In 1885, an act of Parliament made the Manchester Ship Canal possible. Within the act, there were around 300 pages of technical requirements included to satisfy landowners along the 36-mile route.
One of those requirements was for a “ferry by night and by day whenever required” to be maintained by the canal’s owners to replace Hulmes Bridge, a low-lying bridge that connected the villages of Flixton and Irlam.
Originally serviced by rear-oared scull boats, the free Hulmes Ferry is still in operation today with the Peel Group now responsible for its maintenance. The boat is harbored on the Flixton side of the river, so those crossing from the Irlam side need to ring a bell to get the ferryman’s attention.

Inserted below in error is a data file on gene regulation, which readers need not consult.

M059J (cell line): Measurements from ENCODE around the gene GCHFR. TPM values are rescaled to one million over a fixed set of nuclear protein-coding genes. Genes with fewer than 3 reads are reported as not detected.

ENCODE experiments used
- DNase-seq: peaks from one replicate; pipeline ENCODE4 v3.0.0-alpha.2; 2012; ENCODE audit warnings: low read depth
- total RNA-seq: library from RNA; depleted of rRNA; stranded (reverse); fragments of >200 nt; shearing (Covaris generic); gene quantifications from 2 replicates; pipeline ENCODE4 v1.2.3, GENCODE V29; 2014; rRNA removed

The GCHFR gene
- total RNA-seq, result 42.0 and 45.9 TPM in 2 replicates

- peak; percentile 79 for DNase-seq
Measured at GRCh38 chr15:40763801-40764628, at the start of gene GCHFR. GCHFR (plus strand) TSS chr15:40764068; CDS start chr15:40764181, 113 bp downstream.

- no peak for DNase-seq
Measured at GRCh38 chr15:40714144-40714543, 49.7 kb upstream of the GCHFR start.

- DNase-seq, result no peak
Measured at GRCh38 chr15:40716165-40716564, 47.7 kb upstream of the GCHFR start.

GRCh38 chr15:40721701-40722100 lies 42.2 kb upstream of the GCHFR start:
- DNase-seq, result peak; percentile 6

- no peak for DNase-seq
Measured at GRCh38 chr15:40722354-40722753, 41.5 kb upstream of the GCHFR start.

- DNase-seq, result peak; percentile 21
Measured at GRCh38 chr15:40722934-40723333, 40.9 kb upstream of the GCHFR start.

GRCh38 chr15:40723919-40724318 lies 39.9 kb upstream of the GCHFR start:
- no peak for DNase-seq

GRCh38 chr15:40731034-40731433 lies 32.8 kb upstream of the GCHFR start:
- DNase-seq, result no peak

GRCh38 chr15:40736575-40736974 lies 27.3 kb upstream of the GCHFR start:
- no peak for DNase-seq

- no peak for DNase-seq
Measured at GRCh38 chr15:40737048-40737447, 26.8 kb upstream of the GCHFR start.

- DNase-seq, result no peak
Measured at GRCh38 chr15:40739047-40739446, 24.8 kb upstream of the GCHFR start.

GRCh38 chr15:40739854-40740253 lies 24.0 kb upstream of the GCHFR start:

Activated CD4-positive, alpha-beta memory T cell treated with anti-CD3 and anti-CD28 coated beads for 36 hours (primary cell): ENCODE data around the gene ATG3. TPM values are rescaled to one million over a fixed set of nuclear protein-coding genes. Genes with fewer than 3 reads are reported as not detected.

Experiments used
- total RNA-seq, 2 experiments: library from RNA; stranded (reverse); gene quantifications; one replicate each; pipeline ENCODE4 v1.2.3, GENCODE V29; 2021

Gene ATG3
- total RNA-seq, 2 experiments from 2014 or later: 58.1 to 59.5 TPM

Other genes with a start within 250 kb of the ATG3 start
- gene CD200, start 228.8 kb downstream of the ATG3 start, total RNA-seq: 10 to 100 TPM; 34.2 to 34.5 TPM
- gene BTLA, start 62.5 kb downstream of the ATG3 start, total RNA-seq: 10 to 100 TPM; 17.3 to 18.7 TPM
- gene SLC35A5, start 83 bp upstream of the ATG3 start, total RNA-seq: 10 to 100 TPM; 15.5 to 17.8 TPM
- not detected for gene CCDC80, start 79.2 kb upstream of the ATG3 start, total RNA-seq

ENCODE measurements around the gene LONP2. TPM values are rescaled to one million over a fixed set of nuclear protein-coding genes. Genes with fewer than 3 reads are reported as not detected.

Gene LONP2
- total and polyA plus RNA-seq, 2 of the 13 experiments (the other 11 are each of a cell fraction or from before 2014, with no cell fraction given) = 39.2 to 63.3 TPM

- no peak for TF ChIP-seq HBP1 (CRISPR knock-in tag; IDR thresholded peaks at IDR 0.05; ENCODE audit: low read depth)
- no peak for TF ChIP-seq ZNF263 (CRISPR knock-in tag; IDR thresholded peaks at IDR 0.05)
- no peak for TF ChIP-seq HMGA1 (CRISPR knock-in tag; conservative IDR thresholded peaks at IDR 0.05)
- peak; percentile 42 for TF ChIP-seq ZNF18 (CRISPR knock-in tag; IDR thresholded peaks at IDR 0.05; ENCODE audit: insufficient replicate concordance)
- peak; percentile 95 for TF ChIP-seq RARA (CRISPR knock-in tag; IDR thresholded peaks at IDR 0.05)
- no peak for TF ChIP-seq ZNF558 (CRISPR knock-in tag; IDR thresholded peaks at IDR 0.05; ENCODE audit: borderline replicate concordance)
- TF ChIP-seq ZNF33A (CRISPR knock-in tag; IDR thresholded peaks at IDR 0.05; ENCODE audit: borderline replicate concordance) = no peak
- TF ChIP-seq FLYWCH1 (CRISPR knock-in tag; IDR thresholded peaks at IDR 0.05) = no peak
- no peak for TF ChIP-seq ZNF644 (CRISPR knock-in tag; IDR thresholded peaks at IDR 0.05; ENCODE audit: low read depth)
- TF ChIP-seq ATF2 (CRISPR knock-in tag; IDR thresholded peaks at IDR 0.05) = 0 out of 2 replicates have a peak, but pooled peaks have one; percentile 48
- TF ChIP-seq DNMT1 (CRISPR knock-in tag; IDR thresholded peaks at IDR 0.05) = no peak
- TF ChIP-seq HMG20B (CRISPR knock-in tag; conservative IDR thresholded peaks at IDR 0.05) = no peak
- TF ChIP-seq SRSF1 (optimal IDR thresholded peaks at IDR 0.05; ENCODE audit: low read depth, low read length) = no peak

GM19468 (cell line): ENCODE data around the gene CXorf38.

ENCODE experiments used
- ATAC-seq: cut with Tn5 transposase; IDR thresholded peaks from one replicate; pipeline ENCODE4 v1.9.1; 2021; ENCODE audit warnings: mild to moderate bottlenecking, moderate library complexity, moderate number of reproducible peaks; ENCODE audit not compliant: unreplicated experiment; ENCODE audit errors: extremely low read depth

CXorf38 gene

The crossing takes just under a minute to complete, with a limit of four passengers onboard.
Similar rights of way across the canal can be found upriver, with the Thelwall Ferry providing a similar service for the small cost of 11p, and the Warburton Toll Bridge costing 12p to travel over. The original 1885 act didn’t allow for inflation to be calculated into the ferry cost, hence some highly affordable ferries outside of Manchester.
Know Before You Go
The Flixton Jetty can be found near the car park of the Davyhulme Millenium Nature Reserve, via a short footpath.
The Irlam Jetty is located at the end of the 250-yard path which runs alongside a small industrial estate. Both ways are signposted.
The service does not run all year round, so please check the website for operation hours before visiting.